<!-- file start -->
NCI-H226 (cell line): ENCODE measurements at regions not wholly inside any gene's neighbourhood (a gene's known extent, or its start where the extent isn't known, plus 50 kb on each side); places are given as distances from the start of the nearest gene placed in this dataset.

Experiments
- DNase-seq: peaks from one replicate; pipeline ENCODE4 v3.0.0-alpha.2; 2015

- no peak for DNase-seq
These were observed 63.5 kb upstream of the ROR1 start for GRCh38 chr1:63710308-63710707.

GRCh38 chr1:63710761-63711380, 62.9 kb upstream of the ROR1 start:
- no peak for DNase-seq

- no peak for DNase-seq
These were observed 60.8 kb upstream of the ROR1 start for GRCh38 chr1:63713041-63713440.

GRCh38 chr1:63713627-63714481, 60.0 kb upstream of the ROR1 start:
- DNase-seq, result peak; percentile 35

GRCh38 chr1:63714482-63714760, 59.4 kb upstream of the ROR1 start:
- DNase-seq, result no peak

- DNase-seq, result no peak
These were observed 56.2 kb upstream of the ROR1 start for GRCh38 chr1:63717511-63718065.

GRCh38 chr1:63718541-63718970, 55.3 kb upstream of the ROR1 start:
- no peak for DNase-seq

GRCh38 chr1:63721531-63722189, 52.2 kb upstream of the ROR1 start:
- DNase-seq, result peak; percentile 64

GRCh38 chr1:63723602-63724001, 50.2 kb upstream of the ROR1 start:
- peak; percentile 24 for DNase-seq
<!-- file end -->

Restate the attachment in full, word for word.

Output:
NCI-H226 (cell line): ENCODE measurements at regions not wholly inside any gene's neighbourhood (a gene's known extent, or its start where the extent isn't known, plus 50 kb on each side); places are given as distances from the start of the nearest gene placed in this dataset.

Experiments
- DNase-seq: peaks from one replicate; pipeline ENCODE4 v3.0.0-alpha.2; 2015

- no peak for DNase-seq
These were observed 63.5 kb upstream of the ROR1 start for GRCh38 chr1:63710308-63710707.

GRCh38 chr1:63710761-63711380, 62.9 kb upstream of the ROR1 start:
- no peak for DNase-seq

- no peak for DNase-seq
These were observed 60.8 kb upstream of the ROR1 start for GRCh38 chr1:63713041-63713440.

GRCh38 chr1:63713627-63714481, 60.0 kb upstream of the ROR1 start:
- DNase-seq, result peak; percentile 35

GRCh38 chr1:63714482-63714760, 59.4 kb upstream of the ROR1 start:
- DNase-seq, result no peak

- DNase-seq, result no peak
These were observed 56.2 kb upstream of the ROR1 start for GRCh38 chr1:63717511-63718065.

GRCh38 chr1:63718541-63718970, 55.3 kb upstream of the ROR1 start:
- no peak for DNase-seq

GRCh38 chr1:63721531-63722189, 52.2 kb upstream of the ROR1 start:
- DNase-seq, result peak; percentile 64

GRCh38 chr1:63723602-63724001, 50.2 kb upstream of the ROR1 start:
- peak; percentile 24 for DNase-seq